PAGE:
About this Research Topic
The global rise in incidence of Type 1 Diabetes(T1D) does not correlate with genetic drift and indicates that environmental exposures are playing an increasingly significant role. Despite major biomedical and technological advances in diagnosis and treatment, treatments are frequently insufficient as they do not inhibit the progression of the underlying autoimmune response, and often fail to prevent life-threatening complications. T1D is the result of autoimmune destruction of the insulin-producing beta cells of the pancreas, and the precise, mechanistic contribution of the immune system to disease pathogenesis and progression remains to be fully characterized. Ultimately, the combinatorial effect of concurrent factors, including beta cell fragility, exogenous stressors, and genetic priming of the innate and adaptive immune system, work together to induce T1D autoimmunity. Thus, T1D is the result of immunological defects and environmental pathogens, requiring the sustained attention of collaborative research teams with varied perspectives,, unified by the universally held goal of finding a sustainable, life-long cure.
We have created an international group to promote scientific discussion on all aspects of the immunology of diabetes by fostering research related to the immunology, genetics, and pathogenesis. As a group, we were drawn together by our common interests in developing better approaches to discovering therapeutics, biomarkers and cures for diabetes. Our interest brought us to become Network for Pancreatic Organ Donors with Diabetes (nPOD) investigators, where we were able to engage and discuss our ideas. For the most part, we represent basic research scientists with a wide range of expertise and scientific approaches that include genetics, immunology, beta cell biology, microbiota, prediction and disease prevention as well as studies in related autoimmune disorders and the ability to actively pursue our collaborative ideas to study clinical samples as well as develop animal models.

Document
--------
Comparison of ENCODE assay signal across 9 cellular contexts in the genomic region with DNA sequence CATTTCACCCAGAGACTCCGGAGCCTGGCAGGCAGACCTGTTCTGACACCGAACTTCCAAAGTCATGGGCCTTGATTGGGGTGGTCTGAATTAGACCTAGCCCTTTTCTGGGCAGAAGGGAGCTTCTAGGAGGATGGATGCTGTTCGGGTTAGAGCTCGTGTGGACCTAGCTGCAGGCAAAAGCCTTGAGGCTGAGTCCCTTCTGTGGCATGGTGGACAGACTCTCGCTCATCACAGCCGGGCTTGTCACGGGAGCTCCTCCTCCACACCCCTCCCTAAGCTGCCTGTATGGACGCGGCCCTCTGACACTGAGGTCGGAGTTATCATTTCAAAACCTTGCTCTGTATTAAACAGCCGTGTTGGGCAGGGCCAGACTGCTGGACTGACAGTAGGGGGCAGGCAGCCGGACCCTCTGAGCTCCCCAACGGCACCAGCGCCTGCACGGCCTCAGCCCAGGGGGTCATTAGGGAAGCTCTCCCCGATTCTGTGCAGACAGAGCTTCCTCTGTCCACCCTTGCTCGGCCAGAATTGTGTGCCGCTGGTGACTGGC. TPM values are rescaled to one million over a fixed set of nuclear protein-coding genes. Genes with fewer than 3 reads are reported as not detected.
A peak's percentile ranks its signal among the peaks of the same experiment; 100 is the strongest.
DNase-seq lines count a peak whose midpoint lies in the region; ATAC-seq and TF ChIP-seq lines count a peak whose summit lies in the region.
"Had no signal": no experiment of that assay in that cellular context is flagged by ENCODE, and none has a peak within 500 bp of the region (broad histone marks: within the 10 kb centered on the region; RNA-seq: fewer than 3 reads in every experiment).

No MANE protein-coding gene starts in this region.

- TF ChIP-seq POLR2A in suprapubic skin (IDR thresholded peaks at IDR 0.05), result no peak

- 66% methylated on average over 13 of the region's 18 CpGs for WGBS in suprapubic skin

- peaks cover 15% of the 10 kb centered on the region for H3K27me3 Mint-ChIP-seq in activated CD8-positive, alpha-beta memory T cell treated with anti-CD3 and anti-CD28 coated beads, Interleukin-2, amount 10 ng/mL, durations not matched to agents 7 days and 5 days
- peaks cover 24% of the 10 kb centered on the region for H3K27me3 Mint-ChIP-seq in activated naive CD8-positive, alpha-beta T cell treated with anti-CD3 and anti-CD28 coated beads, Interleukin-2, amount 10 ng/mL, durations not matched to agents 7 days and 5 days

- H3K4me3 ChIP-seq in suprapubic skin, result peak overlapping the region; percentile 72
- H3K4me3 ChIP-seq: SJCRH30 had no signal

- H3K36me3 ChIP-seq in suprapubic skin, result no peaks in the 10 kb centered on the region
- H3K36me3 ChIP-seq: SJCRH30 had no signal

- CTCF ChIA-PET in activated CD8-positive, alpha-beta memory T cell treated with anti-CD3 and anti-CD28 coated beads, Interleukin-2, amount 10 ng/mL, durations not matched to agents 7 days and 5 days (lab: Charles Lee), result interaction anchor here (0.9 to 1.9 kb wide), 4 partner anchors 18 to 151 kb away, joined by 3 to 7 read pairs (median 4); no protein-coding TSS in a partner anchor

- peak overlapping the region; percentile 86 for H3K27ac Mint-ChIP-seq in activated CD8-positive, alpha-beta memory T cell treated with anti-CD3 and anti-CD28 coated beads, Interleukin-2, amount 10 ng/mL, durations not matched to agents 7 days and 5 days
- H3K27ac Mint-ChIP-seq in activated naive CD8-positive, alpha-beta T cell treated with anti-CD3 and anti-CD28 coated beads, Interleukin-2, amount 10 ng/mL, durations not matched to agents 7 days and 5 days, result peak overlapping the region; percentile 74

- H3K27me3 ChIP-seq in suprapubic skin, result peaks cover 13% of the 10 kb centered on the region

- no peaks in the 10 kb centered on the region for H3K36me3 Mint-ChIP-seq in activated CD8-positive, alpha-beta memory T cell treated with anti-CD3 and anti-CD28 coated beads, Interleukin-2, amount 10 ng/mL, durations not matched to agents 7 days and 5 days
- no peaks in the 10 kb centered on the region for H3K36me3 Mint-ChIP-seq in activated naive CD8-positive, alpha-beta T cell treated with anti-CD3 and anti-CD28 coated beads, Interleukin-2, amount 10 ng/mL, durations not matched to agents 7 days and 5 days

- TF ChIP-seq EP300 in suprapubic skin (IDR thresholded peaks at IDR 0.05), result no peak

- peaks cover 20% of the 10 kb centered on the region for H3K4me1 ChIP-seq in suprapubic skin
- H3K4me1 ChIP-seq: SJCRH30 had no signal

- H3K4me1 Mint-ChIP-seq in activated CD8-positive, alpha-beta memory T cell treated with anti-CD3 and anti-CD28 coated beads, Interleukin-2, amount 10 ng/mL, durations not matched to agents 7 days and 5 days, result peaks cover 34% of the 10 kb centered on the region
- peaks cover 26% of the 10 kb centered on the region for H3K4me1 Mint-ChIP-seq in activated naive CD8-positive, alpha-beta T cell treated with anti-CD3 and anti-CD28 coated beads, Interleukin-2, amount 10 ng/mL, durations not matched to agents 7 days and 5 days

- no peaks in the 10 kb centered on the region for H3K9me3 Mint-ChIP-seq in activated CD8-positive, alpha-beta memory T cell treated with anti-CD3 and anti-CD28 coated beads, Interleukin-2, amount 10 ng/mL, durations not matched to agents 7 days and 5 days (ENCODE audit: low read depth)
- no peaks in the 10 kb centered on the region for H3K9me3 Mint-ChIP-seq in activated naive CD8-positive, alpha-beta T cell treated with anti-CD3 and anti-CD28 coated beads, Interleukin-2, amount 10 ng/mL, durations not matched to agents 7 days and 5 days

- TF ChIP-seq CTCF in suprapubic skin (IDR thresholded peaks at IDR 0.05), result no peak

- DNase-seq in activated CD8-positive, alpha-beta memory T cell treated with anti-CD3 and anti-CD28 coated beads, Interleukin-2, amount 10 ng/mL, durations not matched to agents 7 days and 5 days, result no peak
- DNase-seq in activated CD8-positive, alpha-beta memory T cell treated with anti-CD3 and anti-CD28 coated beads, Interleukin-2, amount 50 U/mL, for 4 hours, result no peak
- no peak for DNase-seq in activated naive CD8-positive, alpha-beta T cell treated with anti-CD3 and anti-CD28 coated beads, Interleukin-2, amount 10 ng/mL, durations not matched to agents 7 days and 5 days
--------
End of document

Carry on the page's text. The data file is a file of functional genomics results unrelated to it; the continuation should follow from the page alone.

The first Fresh Ideas, Foundational Experiments: Immunology and Diabetes symposia workshop took place in 2016 and exemplified the active interest of a number of several researchers interested in this collaborative effort. Growth continues with the development of innovative and dynamic new partnerships in research and open communication of experimental outcomes with future symposia and active forums for discussion planned. The FIFE:I&D Group would like to use this Research Topic to share their data, ideas, and promote collaborations on how to promote novel therapies with the goal of a cure for T1D.
Keywords: Immunology, Diabetes, Beta cells, Autoimmune Disease
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